Not many, even among economists, may have been able to grasp the “impossibility theorem” of Kenneth Arrow, who passed away on Tuesday at the ripe age of 95.
At 51, he was the youngest Nobel Laureate, having been conferred the award in 1972 in league with the British economist, Sir John Hicks. And the encomiums over the past three days are more than the customary obituary reference; they testify to his seminal contribution to economic theory, general equilibrium and welfare — verily an “Albert Einstein of Economics”, as another Nobel Laureate, Alvin Roth, has described him.
And then the gem of a reference — “Ken was a giant in an astonishing way”. The award of the National Medal of Science was the icing on the cake in 2007. It is no reflection on the several Nobel Prize winners in Economics to aver that Kenneth Arrow was one of the greatest economists of the 20th century. The value of his contribution may not be readily comprehensible to the uninitiated not merely because of the profundity of thought, but also on account of the overdose of mathematics.
Pioneering was his contribution to the theory of general equilibrium and welfare, the Nobel Memorial Prize in Economic Sciences being the mark of recognition. He had crafted the book, Social Choice and Individual Values in 1951, long before the concept of social choice theory became the subject of academic discourse.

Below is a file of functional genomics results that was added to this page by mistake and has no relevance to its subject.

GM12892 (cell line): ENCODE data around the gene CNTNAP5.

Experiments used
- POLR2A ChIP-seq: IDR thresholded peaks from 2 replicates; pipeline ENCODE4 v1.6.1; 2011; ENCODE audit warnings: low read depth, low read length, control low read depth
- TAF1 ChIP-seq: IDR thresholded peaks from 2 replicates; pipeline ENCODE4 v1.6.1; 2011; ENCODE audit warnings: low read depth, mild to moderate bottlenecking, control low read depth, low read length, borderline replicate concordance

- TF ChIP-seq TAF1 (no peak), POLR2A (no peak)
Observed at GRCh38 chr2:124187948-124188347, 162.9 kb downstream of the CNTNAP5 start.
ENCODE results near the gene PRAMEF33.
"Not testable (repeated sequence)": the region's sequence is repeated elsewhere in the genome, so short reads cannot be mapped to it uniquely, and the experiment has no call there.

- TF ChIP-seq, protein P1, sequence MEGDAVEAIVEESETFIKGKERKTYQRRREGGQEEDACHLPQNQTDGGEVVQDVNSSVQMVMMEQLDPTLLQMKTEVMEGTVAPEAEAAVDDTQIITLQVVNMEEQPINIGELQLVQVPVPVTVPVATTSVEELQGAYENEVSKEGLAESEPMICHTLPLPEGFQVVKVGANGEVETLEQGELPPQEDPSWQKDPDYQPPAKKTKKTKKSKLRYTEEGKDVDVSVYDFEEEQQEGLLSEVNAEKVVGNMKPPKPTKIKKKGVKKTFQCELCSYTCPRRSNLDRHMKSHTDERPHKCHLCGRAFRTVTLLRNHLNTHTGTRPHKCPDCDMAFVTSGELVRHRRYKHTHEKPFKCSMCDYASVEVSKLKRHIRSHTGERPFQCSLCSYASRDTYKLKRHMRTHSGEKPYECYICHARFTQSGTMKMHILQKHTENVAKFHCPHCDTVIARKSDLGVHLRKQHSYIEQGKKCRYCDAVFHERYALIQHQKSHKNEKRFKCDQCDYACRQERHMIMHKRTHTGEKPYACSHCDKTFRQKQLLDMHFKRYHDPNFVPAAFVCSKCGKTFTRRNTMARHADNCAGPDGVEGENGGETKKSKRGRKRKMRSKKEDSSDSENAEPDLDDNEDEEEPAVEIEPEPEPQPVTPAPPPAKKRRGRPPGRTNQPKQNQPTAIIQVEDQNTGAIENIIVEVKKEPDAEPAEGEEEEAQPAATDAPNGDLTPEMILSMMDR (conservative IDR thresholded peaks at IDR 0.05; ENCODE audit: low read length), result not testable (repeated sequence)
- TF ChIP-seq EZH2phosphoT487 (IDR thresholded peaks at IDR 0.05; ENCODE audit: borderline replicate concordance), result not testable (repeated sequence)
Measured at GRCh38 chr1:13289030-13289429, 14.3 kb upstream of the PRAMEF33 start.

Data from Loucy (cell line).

“Arrow’s Impossibility Theorem” addresses issues of collective decision-making as opposed to one-person governance as manifest nearer home, nearly 50 years after it was formulated. The theorem states that a group of people cannot make decisions that are reflective of individual desires, other than in a dictatorship. Crucially, the theory argues that there is no ideal voting system, once again long before the periodic tryst with democracy was vitiated by the political class.
Beyond economics, Arrow was remarkably vocal on such issues as the Middle East and climate change. In 1988, he wrote an open letter to then Israeli prime minister Yitzhak Shamir, challenging the latter’s stance on an “undivided land of Israel”, couched in an appeal to end violence between Israelis and Palestinians. Thirty years later, the issue festers still.
He was a co-author of the “Economists’ Statement on Climate Change,” issued in 1997 and signed by more than 2,400 US economists, highlighting the hazards of global warming. All three issues — the Middle East, identity politics, and climate change — dominate the agenda of the new US administration. The thoughts of Kenneth Arrow are of abiding import.